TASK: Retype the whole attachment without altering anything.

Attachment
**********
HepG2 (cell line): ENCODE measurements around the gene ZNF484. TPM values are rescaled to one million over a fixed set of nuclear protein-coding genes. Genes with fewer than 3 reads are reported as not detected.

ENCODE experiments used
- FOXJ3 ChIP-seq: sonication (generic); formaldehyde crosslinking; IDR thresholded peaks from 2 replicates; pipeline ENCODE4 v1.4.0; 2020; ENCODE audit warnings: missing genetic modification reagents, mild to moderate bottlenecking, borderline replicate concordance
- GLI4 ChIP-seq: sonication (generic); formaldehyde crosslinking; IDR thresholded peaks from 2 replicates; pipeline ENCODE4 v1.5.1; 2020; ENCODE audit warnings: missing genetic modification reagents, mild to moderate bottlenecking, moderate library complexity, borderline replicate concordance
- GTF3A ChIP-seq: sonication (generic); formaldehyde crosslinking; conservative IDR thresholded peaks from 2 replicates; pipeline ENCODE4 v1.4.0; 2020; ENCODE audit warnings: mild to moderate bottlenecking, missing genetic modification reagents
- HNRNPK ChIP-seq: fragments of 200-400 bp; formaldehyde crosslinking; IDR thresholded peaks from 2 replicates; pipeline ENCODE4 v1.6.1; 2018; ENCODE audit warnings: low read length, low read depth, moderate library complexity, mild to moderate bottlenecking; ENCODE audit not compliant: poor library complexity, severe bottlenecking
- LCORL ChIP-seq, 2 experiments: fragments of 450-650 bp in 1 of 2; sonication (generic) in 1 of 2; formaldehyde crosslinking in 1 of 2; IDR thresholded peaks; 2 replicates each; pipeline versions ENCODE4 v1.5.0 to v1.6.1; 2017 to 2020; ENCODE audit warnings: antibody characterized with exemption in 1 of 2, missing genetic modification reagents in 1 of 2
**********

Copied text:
HepG2 (cell line): ENCODE measurements around the gene ZNF484. TPM values are rescaled to one million over a fixed set of nuclear protein-coding genes. Genes with fewer than 3 reads are reported as not detected.

ENCODE experiments used
- FOXJ3 ChIP-seq: sonication (generic); formaldehyde crosslinking; IDR thresholded peaks from 2 replicates; pipeline ENCODE4 v1.4.0; 2020; ENCODE audit warnings: missing genetic modification reagents, mild to moderate bottlenecking, borderline replicate concordance
- GLI4 ChIP-seq: sonication (generic); formaldehyde crosslinking; IDR thresholded peaks from 2 replicates; pipeline ENCODE4 v1.5.1; 2020; ENCODE audit warnings: missing genetic modification reagents, mild to moderate bottlenecking, moderate library complexity, borderline replicate concordance
- GTF3A ChIP-seq: sonication (generic); formaldehyde crosslinking; conservative IDR thresholded peaks from 2 replicates; pipeline ENCODE4 v1.4.0; 2020; ENCODE audit warnings: mild to moderate bottlenecking, missing genetic modification reagents
- HNRNPK ChIP-seq: fragments of 200-400 bp; formaldehyde crosslinking; IDR thresholded peaks from 2 replicates; pipeline ENCODE4 v1.6.1; 2018; ENCODE audit warnings: low read length, low read depth, moderate library complexity, mild to moderate bottlenecking; ENCODE audit not compliant: poor library complexity, severe bottlenecking
- LCORL ChIP-seq, 2 experiments: fragments of 450-650 bp in 1 of 2; sonication (generic) in 1 of 2; formaldehyde crosslinking in 1 of 2; IDR thresholded peaks; 2 replicates each; pipeline versions ENCODE4 v1.5.0 to v1.6.1; 2017 to 2020; ENCODE audit warnings: antibody characterized with exemption in 1 of 2, missing genetic modification reagents in 1 of 2